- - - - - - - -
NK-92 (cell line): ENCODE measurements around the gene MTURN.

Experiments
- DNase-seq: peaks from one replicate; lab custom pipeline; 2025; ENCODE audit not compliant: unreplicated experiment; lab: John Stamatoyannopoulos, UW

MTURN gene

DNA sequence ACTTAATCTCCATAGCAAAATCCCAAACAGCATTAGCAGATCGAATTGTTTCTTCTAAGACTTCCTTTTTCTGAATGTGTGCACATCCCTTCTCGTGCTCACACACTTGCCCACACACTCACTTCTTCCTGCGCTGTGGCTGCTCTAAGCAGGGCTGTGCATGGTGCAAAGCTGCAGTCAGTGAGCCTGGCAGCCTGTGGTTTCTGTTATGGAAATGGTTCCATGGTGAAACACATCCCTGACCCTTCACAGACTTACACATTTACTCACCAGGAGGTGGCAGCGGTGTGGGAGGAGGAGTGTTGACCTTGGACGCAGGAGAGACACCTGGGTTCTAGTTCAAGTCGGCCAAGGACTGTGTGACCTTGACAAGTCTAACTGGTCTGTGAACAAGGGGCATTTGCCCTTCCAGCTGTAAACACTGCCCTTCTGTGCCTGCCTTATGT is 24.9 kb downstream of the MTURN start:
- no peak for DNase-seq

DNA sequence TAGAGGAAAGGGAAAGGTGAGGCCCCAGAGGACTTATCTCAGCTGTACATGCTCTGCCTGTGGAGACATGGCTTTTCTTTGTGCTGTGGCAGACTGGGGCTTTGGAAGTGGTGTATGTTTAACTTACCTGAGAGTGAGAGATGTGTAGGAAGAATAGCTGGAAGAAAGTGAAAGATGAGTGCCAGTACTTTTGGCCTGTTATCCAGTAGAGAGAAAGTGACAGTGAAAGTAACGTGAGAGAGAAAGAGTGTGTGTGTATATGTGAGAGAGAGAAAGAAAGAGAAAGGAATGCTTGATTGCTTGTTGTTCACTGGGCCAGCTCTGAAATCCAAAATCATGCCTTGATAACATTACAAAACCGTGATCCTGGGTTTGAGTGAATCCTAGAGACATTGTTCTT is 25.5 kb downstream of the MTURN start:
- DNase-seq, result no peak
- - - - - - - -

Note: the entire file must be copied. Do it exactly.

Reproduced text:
NK-92 (cell line): ENCODE measurements around the gene MTURN.

Experiments
- DNase-seq: peaks from one replicate; lab custom pipeline; 2025; ENCODE audit not compliant: unreplicated experiment; lab: John Stamatoyannopoulos, UW

MTURN gene

DNA sequence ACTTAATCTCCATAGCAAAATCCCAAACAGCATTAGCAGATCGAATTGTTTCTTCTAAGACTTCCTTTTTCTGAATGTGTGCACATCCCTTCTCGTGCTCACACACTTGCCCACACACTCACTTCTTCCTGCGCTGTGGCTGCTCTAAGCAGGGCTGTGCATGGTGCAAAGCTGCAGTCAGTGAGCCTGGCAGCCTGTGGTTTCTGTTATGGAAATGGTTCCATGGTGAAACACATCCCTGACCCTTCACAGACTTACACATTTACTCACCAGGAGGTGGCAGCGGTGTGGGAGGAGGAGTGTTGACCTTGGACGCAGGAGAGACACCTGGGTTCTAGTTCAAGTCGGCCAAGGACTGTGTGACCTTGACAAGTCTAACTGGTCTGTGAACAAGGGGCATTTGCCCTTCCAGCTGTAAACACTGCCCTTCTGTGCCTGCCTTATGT is 24.9 kb downstream of the MTURN start:
- no peak for DNase-seq

DNA sequence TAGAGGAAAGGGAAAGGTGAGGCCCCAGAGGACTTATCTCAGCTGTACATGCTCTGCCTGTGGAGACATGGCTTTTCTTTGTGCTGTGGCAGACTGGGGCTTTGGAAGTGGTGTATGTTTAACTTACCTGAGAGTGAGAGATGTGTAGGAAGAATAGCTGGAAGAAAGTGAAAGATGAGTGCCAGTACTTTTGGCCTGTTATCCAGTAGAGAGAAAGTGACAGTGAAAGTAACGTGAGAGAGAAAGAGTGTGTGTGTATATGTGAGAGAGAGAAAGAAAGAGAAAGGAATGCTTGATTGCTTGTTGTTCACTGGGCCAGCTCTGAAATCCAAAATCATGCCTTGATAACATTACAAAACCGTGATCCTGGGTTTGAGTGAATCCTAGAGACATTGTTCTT is 25.5 kb downstream of the MTURN start:
- DNase-seq, result no peak